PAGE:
Once a successful livestock and grain operation, Dave began to imagine a different future for the family farm when he took over as proprietor in 1984. Shortly after he married Barb in 1994, they planted their first Christmas trees in unused pasture and later started tapping 100 year old maples that grew in the east woods, creating delicious maple syrup.
“We sold our first trees about ten years ago,” says Dave. “The first few years, I knew everyone who came to the farm. This past year, we sold about a thousand trees. I still recognize about a quarter of the people. I always ask customers where they heard about us (we don't do a lot of advertising). When I started hearing, “I’ve been coming here for years,” that’s when it occurred to me. We’re a part of people’s traditions."
Cooks' Woods offers folks a simple experience: drive down Ebenezer Road to the gravel driveway. Take a saw and learn a little about the types of trees and where to find them. If you're in a hurry, select from a few pre-cut trees. But most enjoy the excitement of the search. Bring Dave and his team your tree, warm up in the barn where they hang the greenery for sale. Enjoy a free cup of hot chocolate while they shake and bale your tree for transport. Sorry, no credit cards accepted. "A few people each year aren't prepared for that, so I tell them to just mail me a check when they get home. Haven't lost money on a tree yet," says Dave.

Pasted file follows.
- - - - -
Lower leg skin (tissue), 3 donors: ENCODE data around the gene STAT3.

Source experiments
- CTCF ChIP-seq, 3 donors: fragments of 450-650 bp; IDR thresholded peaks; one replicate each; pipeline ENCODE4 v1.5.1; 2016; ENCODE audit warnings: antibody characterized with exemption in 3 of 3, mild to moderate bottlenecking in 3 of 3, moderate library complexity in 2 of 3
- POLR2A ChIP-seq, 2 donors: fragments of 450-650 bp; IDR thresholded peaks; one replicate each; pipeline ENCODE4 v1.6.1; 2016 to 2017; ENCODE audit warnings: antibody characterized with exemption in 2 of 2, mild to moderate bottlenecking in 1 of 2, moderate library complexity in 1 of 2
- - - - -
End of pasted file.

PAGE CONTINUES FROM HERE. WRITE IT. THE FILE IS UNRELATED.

"It’s a simple business. Not much else is these days."
Every employee, seasonal help aside from Dave and Barb, is given embroidered clothing. "It helps people identify the employees during our busy season and it connects us to the farm." They hire additional sales help for the busiest weekends, about four to six make greenery and during the summer, about two or three work in the fields. "We have about 40,000 trees, plant about 5,500 new transplants each spring and touch every one of them at least once during the growing season," he says.
"I get a lot of the same kids back for a few years, then their sisters and brothers, sometimes girlfriends or boyfriends join us.”
It’s the simplicity of the operation that makes Cooks’ Woods so appealing. The rustic barn, where sturdy, wooden benches welcome a respite. Comfortable enough for the snow pants wearing crowd. And a generous cup of hot chocolate you can sweeten yourself. An outing lasts as long as you want it to (and Wisconsin winters will allow).
As for Dave’s maple syrup business, he says it started out of pure luck. “I always say I’m fortunate the seeds landed in our east woods 100 or so years ago.” The syrup business bursts to life in the spring and ends just as quickly. During a consecutive stretch of nights when temperatures drop below freezing and days warm to 30s and 40s, the sap flows. But when it stops freezing and the trees start to break bud, collection halts. “It’s part of the trees waking up. Once the leaves bud, the sap changes flavor and it’s not suitable any longer.” Dave’s labyrinth of hoses nets over 5,000 gallons of sap, which translates to about 125 gallons of the purest, sweetest maple syrup, carefully bottled and labeled at the farm.
“This spring was brutal for our maple syrup business. The lack of freezing nights hurt us. But we still did well, just in less time. That’s the way of it. You’re only responding to nature, not controlling it.”
To learn more about Cooks' Woods, visit their website. Or take a drive to Ebenezer Road in Fennimore, Wisconsin. On any given day, you'll likely find Dave and Barb at work.